Several earlier GeoCurrents posts examined the history and geography of culinary vocabulary, particularly words for ‘cheese’, ‘onion’, and ‘tea’. It has become clear that the distribution of such words in European languages tells a story of both common descent and borrowing. But a completely different picture emerges if we examine words for ‘cucumber’ (see map on the left). Here, areal patterns are more conspicuous than those of language-family relationships.
Russian cuisine, as can be expected, is a multifaceted phenomenon, varying with time, space, and social class. Like much of Russia’s material and intellectual culture, Russian cuisine finds itself at the crossroads of West and East, having soaked up influences of neighboring peoples—Ukrainians, Tatars, peoples of the Caucasus and of Siberia—as well as of Western cuisines, chiefly that of France. Traditional Russian cookery, which is the focus of this post, goes back to the customs of the medieval period.
As the two suspects in the Boston Marathon bombings—Tamerlan Tsarnaev, 26, killed by police, and his brother Dzhokhar Tsarnaev, 19—have been identified as immigrants of Chechen origin, it’s worth taking a look at their homeland, Chechnya, and its bloody history.
Like the Samaritans, the Karaites accept only the Five Books of Moses (the Torah) and the Book of Joshua, and their identity as Jews has been questioned on a number of occasions. Unlike the Samaritans, the Karaites celebrate Passover on the standard date, though their observance of the holiday is quite distinctive.
More on the birch bark documents from Veliky Novgorod, Russia. With letters scratched into the inside surface, these scraps of birch bark, well-preserved in water-logged soils near Lake Ilmen, contain a wealth of information for historians and linguists alike. One of the most fascinating puzzles of Slavic historical linguistics was posed by birch bark document #247.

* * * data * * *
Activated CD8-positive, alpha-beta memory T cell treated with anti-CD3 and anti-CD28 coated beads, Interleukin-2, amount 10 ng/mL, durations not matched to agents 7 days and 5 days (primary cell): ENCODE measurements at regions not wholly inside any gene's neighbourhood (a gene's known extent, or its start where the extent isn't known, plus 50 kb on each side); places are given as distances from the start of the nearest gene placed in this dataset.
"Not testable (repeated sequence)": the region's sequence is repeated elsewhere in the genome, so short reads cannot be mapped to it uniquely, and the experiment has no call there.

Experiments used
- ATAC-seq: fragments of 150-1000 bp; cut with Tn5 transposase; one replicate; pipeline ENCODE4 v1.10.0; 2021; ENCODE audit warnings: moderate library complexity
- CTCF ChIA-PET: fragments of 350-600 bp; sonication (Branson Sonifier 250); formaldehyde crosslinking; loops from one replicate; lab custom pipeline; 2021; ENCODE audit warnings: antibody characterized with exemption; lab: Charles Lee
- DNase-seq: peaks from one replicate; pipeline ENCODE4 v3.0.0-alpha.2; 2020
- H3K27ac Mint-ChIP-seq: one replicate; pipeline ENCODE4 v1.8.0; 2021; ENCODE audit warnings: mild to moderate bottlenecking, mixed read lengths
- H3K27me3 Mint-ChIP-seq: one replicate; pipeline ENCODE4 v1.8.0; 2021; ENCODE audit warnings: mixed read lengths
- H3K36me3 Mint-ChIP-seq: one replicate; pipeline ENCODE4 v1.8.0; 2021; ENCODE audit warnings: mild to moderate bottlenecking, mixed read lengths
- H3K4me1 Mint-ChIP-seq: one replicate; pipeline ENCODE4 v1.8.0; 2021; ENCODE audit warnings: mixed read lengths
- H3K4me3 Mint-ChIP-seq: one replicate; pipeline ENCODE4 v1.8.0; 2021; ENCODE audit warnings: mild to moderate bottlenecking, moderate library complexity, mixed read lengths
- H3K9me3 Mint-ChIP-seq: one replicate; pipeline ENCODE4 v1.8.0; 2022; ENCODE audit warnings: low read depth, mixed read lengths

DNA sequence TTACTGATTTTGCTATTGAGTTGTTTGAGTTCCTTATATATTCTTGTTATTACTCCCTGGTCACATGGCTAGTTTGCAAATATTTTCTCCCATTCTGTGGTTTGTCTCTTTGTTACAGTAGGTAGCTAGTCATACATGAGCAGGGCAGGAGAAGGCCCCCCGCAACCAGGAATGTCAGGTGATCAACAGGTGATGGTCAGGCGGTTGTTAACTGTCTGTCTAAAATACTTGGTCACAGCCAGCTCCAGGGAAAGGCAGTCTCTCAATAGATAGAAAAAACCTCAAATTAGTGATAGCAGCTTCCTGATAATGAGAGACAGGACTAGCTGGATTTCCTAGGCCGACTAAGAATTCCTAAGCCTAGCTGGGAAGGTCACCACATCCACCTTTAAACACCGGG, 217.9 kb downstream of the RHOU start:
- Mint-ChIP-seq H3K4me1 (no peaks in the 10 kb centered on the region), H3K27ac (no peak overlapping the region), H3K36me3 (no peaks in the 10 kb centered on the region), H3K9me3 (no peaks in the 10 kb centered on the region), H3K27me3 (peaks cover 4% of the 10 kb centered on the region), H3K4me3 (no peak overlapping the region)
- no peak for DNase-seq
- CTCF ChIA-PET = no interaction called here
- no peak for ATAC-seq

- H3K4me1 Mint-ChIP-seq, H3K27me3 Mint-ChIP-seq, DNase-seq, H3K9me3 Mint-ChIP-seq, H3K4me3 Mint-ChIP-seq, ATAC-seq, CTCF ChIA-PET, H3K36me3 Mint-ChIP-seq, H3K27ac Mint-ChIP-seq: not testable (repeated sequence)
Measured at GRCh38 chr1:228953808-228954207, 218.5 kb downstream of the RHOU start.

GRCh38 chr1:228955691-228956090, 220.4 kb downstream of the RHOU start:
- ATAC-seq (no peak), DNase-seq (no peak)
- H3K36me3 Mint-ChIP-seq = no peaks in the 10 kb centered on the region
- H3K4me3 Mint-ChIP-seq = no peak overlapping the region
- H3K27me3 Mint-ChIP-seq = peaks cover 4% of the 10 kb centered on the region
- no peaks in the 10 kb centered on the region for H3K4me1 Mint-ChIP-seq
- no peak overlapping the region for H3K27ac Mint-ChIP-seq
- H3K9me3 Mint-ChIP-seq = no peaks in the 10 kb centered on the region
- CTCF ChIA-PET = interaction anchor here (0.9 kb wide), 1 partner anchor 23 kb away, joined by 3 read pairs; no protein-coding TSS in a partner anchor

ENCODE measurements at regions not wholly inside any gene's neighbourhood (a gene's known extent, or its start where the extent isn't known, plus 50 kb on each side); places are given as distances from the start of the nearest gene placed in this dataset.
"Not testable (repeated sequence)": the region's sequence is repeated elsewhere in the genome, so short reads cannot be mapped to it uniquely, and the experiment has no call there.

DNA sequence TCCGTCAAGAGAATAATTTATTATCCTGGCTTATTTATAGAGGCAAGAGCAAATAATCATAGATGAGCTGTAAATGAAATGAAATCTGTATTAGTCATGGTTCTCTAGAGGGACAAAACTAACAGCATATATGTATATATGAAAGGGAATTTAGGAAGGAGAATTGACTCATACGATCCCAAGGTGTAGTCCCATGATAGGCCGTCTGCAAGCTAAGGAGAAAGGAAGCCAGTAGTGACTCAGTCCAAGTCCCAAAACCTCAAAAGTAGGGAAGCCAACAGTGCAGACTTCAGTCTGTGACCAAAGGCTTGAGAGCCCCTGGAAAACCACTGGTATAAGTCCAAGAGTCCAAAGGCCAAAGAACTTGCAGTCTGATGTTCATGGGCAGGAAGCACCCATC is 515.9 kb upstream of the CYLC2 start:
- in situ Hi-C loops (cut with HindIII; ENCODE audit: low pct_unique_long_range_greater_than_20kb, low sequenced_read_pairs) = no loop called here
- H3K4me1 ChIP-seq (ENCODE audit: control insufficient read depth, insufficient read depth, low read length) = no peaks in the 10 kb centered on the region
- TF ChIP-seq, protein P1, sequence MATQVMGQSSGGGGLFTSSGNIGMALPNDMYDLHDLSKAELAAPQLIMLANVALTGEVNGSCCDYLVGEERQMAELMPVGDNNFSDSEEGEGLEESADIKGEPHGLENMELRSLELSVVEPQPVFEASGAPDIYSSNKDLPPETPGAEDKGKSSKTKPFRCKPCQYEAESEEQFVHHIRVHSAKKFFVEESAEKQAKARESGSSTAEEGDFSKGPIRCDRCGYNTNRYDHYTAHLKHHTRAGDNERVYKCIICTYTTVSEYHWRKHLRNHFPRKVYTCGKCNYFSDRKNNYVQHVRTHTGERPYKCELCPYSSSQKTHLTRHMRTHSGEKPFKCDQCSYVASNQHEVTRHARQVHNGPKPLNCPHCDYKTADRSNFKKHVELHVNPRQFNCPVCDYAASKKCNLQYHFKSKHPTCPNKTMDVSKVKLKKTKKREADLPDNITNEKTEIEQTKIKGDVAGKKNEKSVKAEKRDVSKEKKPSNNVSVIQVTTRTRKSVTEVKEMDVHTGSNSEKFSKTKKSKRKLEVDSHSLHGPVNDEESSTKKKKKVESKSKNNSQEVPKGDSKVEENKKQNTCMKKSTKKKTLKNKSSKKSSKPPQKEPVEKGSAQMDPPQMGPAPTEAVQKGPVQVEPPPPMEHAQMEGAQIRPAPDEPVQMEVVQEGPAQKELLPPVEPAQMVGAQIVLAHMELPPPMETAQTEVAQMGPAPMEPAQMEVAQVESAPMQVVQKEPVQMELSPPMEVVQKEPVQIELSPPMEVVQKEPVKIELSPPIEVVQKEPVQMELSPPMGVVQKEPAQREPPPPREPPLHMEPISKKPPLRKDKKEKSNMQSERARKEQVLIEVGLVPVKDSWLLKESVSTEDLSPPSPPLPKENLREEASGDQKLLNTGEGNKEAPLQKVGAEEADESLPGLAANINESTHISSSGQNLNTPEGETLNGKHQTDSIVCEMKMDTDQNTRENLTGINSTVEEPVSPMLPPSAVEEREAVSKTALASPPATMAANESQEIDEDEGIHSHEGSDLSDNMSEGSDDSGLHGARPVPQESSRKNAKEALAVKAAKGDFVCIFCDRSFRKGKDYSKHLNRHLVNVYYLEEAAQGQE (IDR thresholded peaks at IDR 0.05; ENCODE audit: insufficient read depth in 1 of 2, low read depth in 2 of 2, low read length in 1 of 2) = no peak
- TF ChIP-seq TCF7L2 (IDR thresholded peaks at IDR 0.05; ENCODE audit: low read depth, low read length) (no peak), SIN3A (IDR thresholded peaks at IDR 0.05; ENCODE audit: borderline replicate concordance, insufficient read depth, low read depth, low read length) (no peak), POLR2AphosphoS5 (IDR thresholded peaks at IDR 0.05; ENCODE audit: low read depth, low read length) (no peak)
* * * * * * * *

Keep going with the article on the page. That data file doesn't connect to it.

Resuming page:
Ancient written documents—from Hittite clay tablets to the Dead Sea Scrolls and Scandinavian runes carved in stone—are extremely important for our understanding of both the languages and cultures of peoples long gone. Among these important witnesses to earlier epochs are documents written on birch bark from Novgorod, Russia, dating from the 11th-15th century. While birch bark has been used for writing in various cultures (e.g. some Gandharan Buddhist texts have been found written on birch bark and preserved in clay jars), it is the documents from Novgorod that are particularly celebrated and for a good reason: they changed our understanding of the Old Novgorod dialect, Slavic philology and linguistics in general, and of the early northern Russian culture.
The recent doctoral dissertation by Russian geneticist Oleg Balanovsky contains a number of fascinating maps pertaining to the distribution of both Y-DNA and mitochondrial DNA haplogroups and other genetic markers across Eurasia. These maps reveal that the main genetic division divides Eurasia into western and eastern sub-regions; the boundary starts at the Caucasus and traverses through southern Urals, northern Kazakhstan, and southern Siberia, then follows the course of the Yenisey River.
While cheese-making processes reduce the amount of lactose found in cheeses, cheese production and consumption are still also a predominantly European practice. But how European peoples refer to cheese differs from language to language.